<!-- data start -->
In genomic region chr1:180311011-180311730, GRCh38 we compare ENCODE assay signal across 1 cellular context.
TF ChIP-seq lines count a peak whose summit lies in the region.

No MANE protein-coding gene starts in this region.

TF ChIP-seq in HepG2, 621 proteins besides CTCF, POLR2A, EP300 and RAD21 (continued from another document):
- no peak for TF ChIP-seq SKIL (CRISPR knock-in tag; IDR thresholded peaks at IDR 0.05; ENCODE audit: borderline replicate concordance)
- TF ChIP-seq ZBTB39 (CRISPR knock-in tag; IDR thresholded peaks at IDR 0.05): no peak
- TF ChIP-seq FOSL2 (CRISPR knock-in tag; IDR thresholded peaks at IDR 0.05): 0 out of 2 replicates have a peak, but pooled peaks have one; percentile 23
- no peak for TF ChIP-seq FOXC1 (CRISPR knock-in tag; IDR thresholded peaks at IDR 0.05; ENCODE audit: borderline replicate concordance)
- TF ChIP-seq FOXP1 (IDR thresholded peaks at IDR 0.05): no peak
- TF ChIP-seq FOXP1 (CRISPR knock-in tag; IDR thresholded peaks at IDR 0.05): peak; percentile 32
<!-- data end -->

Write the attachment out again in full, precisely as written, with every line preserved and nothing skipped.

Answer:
In genomic region chr1:180311011-180311730, GRCh38 we compare ENCODE assay signal across 1 cellular context.
TF ChIP-seq lines count a peak whose summit lies in the region.

No MANE protein-coding gene starts in this region.

TF ChIP-seq in HepG2, 621 proteins besides CTCF, POLR2A, EP300 and RAD21 (continued from another document):
- no peak for TF ChIP-seq SKIL (CRISPR knock-in tag; IDR thresholded peaks at IDR 0.05; ENCODE audit: borderline replicate concordance)
- TF ChIP-seq ZBTB39 (CRISPR knock-in tag; IDR thresholded peaks at IDR 0.05): no peak
- TF ChIP-seq FOSL2 (CRISPR knock-in tag; IDR thresholded peaks at IDR 0.05): 0 out of 2 replicates have a peak, but pooled peaks have one; percentile 23
- no peak for TF ChIP-seq FOXC1 (CRISPR knock-in tag; IDR thresholded peaks at IDR 0.05; ENCODE audit: borderline replicate concordance)
- TF ChIP-seq FOXP1 (IDR thresholded peaks at IDR 0.05): no peak
- TF ChIP-seq FOXP1 (CRISPR knock-in tag; IDR thresholded peaks at IDR 0.05): peak; percentile 32